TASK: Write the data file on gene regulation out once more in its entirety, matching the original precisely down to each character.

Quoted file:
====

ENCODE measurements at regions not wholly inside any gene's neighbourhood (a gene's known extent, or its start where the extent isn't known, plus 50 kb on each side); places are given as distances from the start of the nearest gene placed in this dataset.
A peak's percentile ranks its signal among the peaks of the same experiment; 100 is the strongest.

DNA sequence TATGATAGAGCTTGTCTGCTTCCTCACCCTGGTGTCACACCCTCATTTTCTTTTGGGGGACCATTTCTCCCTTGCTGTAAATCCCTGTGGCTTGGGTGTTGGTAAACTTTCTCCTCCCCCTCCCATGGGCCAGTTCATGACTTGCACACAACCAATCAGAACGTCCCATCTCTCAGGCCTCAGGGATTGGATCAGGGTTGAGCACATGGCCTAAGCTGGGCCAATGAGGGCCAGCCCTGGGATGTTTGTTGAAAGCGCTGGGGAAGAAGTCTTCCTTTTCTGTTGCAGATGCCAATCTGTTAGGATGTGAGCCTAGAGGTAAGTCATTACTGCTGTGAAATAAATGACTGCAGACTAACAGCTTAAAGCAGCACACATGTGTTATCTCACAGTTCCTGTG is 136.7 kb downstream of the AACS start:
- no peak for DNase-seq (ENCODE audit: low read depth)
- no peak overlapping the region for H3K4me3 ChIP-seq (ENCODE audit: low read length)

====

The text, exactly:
ENCODE measurements at regions not wholly inside any gene's neighbourhood (a gene's known extent, or its start where the extent isn't known, plus 50 kb on each side); places are given as distances from the start of the nearest gene placed in this dataset.
A peak's percentile ranks its signal among the peaks of the same experiment; 100 is the strongest.

DNA sequence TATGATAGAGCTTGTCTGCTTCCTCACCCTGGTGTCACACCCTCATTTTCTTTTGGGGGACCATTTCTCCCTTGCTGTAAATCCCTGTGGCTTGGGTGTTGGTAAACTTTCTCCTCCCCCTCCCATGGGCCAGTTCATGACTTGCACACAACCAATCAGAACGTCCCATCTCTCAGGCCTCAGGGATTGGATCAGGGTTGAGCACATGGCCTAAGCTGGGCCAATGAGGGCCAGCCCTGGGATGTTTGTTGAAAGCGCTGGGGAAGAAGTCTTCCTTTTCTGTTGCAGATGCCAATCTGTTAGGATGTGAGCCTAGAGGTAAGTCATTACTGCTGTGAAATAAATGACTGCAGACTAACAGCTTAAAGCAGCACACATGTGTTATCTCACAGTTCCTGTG is 136.7 kb downstream of the AACS start:
- no peak for DNase-seq (ENCODE audit: low read depth)
- no peak overlapping the region for H3K4me3 ChIP-seq (ENCODE audit: low read length)